The Garden recognizes that the common names of species like gypsy moth are derogatory. Until a new common name is selected for this species, we will refer to it only by its scientific name: Lymantria dispar. For more details, see this July 12, 2021 posting by the Entomological Society of America.
More than 300 species of trees and shrubs, particularly oak (Quercus), apple (Malus), linden (Tilia), birch (Betula), hawthorn (Crataegus), aspen (Populus) and alder (Alnus)
Description & Symptoms
Lymantria dispar moths are a serious pest of forest and urban trees. Newly hatched larvae chew tiny holes in leaves in spring. Later in the season, mature larvae skeletonize leaves, and in severe cases, entirely defoliate trees. Larvae generally feed at night, hiding during the day in bark crevices or leaf litter on the ground.
Lymantria dispar moths can be observed in all four developmental stages: egg mass, larva (caterpillar), pupa and adult moth. The egg mass is about 1½ inches long and ¾ inch wide with a buff or tan fuzzy surface. Mature larvae are about 2½ inches long, hairy, with five pairs of raised blue spots and six pairs of raised red spots. The immobile pupa is reddish-brown, leathery, and about 1½ inches long. Female moths are white or cream-colored with black markings on the wings and a wingspan of about 2½ inches. Despite their large wingspan, females cannot fly. Male moths are brown, also with black markings, and a smaller wingspan of about 1½ inches.
Timing & Life Cycle
By far the longest period in the Lymantria dispar moth life cycle is the egg mass stage. Female moths lay eggs from late July to early August on almost any sheltered surface — bark crevices, rocks, picnic tables, vehicles. Egg masses, each containing 100 to 1,000 eggs, overwinter and hatch into tiny larvae the following spring, usually in early May in the Chicago region. These larvae crawl or are blown on silk strands to the leaves of trees, where they begin to feed. The larvae go through several growth stages, eating increasingly voraciously as they get larger. By late June or early July, the fully grown larvae pupate and enter a two-week inactive stage before emerging as adult moths in late July. The moths mate, lay their eggs, and then die.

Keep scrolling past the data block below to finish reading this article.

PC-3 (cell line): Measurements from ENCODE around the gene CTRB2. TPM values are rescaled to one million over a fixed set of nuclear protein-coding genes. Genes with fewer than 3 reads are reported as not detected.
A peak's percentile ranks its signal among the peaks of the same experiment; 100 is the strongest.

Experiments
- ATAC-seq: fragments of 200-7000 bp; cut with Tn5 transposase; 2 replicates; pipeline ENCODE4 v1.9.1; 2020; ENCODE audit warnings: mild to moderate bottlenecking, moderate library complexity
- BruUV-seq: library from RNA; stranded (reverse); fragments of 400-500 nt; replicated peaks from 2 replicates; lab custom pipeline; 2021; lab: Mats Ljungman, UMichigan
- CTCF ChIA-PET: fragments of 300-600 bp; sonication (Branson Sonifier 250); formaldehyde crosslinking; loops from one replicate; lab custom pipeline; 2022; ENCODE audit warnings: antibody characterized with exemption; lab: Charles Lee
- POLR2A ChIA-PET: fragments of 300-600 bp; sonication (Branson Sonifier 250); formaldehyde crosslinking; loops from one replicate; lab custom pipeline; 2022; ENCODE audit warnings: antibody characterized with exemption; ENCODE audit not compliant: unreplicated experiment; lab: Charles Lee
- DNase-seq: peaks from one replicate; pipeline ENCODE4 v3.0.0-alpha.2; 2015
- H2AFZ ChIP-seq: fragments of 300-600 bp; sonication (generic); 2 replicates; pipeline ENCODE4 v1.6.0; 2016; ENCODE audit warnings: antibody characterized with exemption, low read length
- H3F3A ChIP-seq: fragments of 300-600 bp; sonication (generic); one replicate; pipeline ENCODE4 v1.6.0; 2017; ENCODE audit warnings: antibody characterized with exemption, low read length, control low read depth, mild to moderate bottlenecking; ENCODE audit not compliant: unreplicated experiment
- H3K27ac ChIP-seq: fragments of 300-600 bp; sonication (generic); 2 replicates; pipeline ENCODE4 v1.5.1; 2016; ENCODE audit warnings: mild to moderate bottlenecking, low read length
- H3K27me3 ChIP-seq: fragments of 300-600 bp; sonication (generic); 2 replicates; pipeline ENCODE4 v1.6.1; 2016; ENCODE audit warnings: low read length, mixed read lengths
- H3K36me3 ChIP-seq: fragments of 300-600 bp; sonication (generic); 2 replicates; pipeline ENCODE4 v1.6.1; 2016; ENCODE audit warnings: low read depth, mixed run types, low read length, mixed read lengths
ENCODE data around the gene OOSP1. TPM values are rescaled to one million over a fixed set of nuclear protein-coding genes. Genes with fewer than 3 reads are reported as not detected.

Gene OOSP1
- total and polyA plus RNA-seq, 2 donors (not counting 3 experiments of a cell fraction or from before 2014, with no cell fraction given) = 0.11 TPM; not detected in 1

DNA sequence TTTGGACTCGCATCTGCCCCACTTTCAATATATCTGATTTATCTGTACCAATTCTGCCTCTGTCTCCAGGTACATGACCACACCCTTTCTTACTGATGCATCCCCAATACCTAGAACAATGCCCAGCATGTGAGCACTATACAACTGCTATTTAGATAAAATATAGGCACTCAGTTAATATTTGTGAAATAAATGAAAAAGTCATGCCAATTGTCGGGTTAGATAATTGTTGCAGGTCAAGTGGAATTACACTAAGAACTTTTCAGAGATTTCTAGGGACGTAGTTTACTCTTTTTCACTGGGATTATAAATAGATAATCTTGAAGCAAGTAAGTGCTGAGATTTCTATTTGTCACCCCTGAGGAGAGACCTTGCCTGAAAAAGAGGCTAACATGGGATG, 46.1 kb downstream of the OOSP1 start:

When present in high numbers, Lymantria dispar moths are a serious leaf-eating pest of hardwood trees. Severe infestations can defoliate trees, leaving them vulnerable to other insect pests, diseases, and cultural stresses. Repeated attacks over several years may kill a tree. However, healthy deciduous trees generally survive and grow a new set of leaves after being defoliated. Where moth populations are low, damage to trees often is minor and not harmful.
Treatment & Solutions
Control of Lymantria dispar moths is handled by local, state, and federal agencies, which are monitoring the spread of the moth into the Midwest from the Northeast. Homeowners can assist by searching their property for egg masses or any other signs of Lymantria dispar moths. If you live outside a quarantined area and find any evidence of the moth, call the Illinois Department of Agriculture’s toll-free Lymantria dispar Moth Hotline at
(866) 296-6684 for specific instructions.
In Lake County, currently the only county in Illinois under quarantine, egg masses should be scraped directly into a plastic bag, sealed, and thrown away. Tree wraps can be used to capture migrating larvae on tree trunks. Applications of biological and chemical treatments should be made only by pest control professionals.
Some tree species are less likely to be attacked by Lymantria dispar moths. These include ash (Fraxinus), dogwood (Cornus), holly (Ilex), sycamore (Platanus), tuliptree (Liriodendron) and catalpa (Catalpa). Maintaining the health and vigor of existing trees with good cultural practices helps trees withstand an infestation of Lymantria dispar moths.
For more information about Lymantria dispar moths, call the Plant Information hotline at (847) 835-0972.